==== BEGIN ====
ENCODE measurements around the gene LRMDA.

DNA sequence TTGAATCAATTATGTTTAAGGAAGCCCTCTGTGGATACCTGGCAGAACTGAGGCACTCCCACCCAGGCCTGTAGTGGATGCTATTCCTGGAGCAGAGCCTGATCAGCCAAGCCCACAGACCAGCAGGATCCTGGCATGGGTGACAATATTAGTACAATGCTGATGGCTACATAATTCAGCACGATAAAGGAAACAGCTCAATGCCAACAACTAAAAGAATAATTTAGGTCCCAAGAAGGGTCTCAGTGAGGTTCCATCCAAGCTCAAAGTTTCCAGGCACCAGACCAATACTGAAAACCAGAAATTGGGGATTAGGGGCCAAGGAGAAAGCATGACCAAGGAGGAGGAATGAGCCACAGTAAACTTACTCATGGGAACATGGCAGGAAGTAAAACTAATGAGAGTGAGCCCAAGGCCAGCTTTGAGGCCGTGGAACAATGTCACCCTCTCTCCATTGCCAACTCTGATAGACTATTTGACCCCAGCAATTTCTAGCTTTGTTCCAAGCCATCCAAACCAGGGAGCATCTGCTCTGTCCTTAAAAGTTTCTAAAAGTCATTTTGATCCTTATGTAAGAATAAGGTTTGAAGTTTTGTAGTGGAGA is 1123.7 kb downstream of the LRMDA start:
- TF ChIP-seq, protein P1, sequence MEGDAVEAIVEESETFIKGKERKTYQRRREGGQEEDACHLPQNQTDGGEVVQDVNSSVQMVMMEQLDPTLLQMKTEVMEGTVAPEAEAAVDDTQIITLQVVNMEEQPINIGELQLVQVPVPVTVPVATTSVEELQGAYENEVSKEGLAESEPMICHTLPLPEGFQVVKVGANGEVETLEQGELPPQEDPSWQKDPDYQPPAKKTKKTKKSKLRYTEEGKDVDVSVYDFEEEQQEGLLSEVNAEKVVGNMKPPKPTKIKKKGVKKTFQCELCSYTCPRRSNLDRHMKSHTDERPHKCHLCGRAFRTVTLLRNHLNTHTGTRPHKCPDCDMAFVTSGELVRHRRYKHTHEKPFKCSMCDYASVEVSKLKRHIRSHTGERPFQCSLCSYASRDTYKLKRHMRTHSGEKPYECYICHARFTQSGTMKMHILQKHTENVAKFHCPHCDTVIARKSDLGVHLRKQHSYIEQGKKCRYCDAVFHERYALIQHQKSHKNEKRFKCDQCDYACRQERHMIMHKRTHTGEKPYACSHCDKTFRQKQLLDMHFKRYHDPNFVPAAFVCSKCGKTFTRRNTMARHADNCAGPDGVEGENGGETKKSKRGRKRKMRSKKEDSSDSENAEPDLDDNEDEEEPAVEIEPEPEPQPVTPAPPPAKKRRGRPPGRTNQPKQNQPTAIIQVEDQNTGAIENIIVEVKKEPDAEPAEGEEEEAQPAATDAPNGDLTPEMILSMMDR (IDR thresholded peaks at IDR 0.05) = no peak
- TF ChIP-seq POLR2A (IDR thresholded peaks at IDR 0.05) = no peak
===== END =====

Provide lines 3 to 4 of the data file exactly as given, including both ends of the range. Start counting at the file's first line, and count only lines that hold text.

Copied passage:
- TF ChIP-seq, protein P1, sequence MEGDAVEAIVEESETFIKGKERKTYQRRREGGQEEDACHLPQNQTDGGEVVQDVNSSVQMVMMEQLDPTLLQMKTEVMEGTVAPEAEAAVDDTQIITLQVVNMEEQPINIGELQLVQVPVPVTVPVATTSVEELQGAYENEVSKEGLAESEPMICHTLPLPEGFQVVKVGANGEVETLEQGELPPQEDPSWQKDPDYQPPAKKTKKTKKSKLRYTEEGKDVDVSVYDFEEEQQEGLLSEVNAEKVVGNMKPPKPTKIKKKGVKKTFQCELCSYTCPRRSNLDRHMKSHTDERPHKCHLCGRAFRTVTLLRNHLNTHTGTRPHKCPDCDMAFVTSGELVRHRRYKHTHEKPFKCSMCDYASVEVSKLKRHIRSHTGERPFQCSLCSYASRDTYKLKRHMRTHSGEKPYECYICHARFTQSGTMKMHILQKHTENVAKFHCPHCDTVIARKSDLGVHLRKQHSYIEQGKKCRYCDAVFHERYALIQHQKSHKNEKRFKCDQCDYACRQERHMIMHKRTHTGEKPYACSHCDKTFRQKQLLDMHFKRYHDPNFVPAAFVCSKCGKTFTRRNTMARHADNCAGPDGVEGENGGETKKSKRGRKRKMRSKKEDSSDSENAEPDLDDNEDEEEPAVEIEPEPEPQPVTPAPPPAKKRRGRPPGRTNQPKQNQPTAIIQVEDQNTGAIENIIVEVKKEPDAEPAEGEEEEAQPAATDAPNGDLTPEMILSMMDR (IDR thresholded peaks at IDR 0.05) = no peak
- TF ChIP-seq POLR2A (IDR thresholded peaks at IDR 0.05) = no peak